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Enrique Peña Nieto


Mexico 2015  I  Politics & Diplomacy  I  Top Story

Interview with Enrique Peña Nieto, President of Mexico

BIOGRAPHY Born on 20 July 1966, he is the 57th President of Mexico. His six-year term began in 2012. A member of the Institutional Revolutionary Party (PRI), he served as governor of the State of Mexico from 2005 to 2011 Peña Nieto was declared "president-elect" after the 2012 general election was declared valid by the Federal Electoral Tribunal, succeeding Felipe Calderón.


Mexico has recovered rapidly from the global economic crisis. What have been the country's major economic achievements?
Last year, Mexico grew nearly 4 per cent and created nearly 600,000 net new jobs in the formal sector, all within the context of sound public finances: a public deficit of less than 2.5% of our GDP, while Mexico 's total external debt accounts for 32% of our Gross Domestic Product.

Our international reserves exceed $147 billion, two and a half times the Federal Government's internal and external debt. We also have access to an additional credit line of $72 billion agreed with the International Monetary Fund three years ago. Our banking system is solid. Mexican banks report average capitalization levels of over 15%, much higher than the new standards established in Basle.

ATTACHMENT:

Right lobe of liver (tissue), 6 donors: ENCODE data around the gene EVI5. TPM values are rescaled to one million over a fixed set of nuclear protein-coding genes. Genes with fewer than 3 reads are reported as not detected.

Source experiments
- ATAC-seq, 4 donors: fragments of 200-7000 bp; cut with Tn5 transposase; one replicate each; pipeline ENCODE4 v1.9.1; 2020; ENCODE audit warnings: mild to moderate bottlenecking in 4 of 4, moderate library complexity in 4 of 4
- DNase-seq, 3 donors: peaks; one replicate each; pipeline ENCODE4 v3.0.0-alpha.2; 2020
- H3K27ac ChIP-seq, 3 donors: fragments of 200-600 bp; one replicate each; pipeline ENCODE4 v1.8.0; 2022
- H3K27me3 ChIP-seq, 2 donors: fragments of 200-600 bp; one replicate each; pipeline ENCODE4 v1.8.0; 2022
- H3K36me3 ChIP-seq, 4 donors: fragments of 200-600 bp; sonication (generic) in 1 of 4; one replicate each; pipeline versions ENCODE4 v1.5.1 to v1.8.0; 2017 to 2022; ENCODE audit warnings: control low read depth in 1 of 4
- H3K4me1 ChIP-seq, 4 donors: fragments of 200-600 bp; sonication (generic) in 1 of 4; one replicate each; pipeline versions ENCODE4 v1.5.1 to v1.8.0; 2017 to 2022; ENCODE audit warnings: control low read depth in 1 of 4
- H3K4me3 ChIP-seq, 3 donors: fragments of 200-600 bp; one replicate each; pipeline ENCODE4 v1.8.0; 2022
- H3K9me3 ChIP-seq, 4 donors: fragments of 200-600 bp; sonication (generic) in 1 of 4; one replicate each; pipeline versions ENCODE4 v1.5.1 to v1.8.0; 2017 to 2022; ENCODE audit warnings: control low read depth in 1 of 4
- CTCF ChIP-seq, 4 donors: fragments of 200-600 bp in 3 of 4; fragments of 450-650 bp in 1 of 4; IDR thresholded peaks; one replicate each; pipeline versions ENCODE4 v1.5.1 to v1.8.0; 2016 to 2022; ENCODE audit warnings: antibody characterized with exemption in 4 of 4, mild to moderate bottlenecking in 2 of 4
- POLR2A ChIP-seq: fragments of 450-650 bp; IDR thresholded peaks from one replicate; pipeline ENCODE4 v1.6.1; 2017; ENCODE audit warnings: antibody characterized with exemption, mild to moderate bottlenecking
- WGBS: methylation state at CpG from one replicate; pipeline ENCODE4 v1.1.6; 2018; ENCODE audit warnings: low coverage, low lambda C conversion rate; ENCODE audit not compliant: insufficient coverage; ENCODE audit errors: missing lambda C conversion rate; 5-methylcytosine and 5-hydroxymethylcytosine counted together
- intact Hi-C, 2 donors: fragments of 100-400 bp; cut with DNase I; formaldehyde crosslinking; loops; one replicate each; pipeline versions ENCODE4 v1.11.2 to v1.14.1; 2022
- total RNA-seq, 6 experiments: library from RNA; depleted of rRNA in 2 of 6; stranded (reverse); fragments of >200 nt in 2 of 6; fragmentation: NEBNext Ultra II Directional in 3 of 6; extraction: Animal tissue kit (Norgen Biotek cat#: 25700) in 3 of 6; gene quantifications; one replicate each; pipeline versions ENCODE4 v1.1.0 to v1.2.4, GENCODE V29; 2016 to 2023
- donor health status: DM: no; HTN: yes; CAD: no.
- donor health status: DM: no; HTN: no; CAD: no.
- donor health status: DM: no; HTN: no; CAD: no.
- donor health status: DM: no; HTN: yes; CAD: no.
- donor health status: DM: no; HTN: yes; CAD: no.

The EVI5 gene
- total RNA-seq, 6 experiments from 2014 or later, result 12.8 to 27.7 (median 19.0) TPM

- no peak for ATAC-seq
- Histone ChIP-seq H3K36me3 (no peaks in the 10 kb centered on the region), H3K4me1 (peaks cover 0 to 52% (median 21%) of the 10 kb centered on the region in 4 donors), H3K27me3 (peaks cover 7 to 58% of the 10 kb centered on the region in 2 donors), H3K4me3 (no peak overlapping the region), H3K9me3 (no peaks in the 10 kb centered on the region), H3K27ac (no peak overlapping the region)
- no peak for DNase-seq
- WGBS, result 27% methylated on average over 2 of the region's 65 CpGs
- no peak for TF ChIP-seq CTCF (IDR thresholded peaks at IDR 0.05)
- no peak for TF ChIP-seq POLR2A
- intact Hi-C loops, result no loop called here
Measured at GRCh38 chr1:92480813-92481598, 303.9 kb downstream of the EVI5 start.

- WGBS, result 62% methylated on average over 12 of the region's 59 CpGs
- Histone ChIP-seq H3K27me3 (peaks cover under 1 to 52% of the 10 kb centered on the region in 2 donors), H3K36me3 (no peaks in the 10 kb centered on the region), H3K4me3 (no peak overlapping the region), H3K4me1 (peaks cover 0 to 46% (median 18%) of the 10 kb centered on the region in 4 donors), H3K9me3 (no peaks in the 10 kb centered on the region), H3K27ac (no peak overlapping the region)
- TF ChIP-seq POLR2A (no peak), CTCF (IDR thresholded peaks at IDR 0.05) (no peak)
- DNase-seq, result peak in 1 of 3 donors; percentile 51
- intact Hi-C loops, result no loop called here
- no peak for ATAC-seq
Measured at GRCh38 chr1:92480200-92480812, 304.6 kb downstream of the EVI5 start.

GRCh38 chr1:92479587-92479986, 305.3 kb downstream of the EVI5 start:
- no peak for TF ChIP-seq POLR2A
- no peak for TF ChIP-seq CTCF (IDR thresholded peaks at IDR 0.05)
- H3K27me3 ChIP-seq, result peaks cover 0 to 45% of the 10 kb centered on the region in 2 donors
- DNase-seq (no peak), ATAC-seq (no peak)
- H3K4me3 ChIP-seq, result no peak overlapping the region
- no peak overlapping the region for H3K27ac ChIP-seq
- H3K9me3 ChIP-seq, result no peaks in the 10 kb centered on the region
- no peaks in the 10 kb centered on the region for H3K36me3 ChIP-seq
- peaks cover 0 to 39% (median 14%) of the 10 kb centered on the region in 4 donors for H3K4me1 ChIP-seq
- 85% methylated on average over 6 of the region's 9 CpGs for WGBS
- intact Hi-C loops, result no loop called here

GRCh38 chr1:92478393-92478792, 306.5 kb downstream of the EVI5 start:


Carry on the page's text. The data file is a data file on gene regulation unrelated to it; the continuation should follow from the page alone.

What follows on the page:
Lastly, our economy is becoming increasingly competitive. Last year, our exports reached a record level of $350 billion. Mexican manufacturing exports are greater than the combined exports of all Latin American and Caribbean countries. However, we also know that the current crisis affects us all, to a greater or lesser extent, which is why we are interested in contributing to its solution.

What are your main priorities as Mexico becomes the president of the G-20?
Despite the severity of the problem in Europe, I am pleased to see that the Euro zone countries are gradually coming up with the required solutions. We are delighted, for example, that major agreements and reforms have been achieved to enable several countries in that region to implement credible measures that will reduce their enormous fiscal and external deficits, and that a second rescue package has been approved in the complicated case of our Greek friends. We know that much remains to be done, but these are obviously steps in the right direction.

The Mexican Presidency of G-20 has proposed a working agenda with five priorities: restore economic stability and growth; strengthen international financial institutions; improve financial systems, including measures to expand financial inclusion; tackle the issue of food security; promote green growth. As you can see, we wish to deal with the main challenges of the future, not only those of the present. However, the economic problem will obviously be the main concern of the participating countries and of public opinion. And this relates to our main priority: stability and growth.

We have learned lessons from our own mistakes and from the economic crises we have experienced in the past, which may be useful for dealing with certain aspects of the current economic situation. Perhaps the most important lesson we have learnt is that in the face of problems, one must act with determination and in a timely manner in order to recover credibility and economic stability.


Can you tell us how you pretend to restore economic growth in the Mexican economy?
We know that the greatest responsibility falls on the European countries currently suffering from these problems, but it is also clear that we all must help and we must demonstrate our willingness to do so. It is important for the world and it is also important if we are to solve these problems.